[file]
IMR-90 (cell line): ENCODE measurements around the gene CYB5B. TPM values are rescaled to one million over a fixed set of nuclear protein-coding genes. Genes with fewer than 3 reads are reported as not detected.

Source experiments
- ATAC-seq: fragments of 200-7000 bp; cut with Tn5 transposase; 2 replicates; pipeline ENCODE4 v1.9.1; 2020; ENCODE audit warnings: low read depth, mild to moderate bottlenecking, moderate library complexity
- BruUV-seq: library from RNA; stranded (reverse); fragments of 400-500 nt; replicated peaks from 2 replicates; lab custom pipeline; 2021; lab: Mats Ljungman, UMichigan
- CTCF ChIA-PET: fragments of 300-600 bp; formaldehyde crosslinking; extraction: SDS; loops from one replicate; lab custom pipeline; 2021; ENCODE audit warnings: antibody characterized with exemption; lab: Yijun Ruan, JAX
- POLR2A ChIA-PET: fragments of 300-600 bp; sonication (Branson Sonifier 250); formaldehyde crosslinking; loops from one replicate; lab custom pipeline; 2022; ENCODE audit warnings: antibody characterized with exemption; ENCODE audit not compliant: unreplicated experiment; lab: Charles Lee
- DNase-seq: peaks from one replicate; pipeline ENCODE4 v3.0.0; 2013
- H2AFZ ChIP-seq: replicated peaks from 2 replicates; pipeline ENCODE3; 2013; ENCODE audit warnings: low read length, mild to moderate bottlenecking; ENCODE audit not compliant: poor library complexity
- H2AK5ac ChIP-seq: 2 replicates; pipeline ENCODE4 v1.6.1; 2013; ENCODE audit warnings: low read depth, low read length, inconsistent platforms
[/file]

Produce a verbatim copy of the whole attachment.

IMR-90 (cell line): ENCODE measurements around the gene CYB5B. TPM values are rescaled to one million over a fixed set of nuclear protein-coding genes. Genes with fewer than 3 reads are reported as not detected.

Source experiments
- ATAC-seq: fragments of 200-7000 bp; cut with Tn5 transposase; 2 replicates; pipeline ENCODE4 v1.9.1; 2020; ENCODE audit warnings: low read depth, mild to moderate bottlenecking, moderate library complexity
- BruUV-seq: library from RNA; stranded (reverse); fragments of 400-500 nt; replicated peaks from 2 replicates; lab custom pipeline; 2021; lab: Mats Ljungman, UMichigan
- CTCF ChIA-PET: fragments of 300-600 bp; formaldehyde crosslinking; extraction: SDS; loops from one replicate; lab custom pipeline; 2021; ENCODE audit warnings: antibody characterized with exemption; lab: Yijun Ruan, JAX
- POLR2A ChIA-PET: fragments of 300-600 bp; sonication (Branson Sonifier 250); formaldehyde crosslinking; loops from one replicate; lab custom pipeline; 2022; ENCODE audit warnings: antibody characterized with exemption; ENCODE audit not compliant: unreplicated experiment; lab: Charles Lee
- DNase-seq: peaks from one replicate; pipeline ENCODE4 v3.0.0; 2013
- H2AFZ ChIP-seq: replicated peaks from 2 replicates; pipeline ENCODE3; 2013; ENCODE audit warnings: low read length, mild to moderate bottlenecking; ENCODE audit not compliant: poor library complexity
- H2AK5ac ChIP-seq: 2 replicates; pipeline ENCODE4 v1.6.1; 2013; ENCODE audit warnings: low read depth, low read length, inconsistent platforms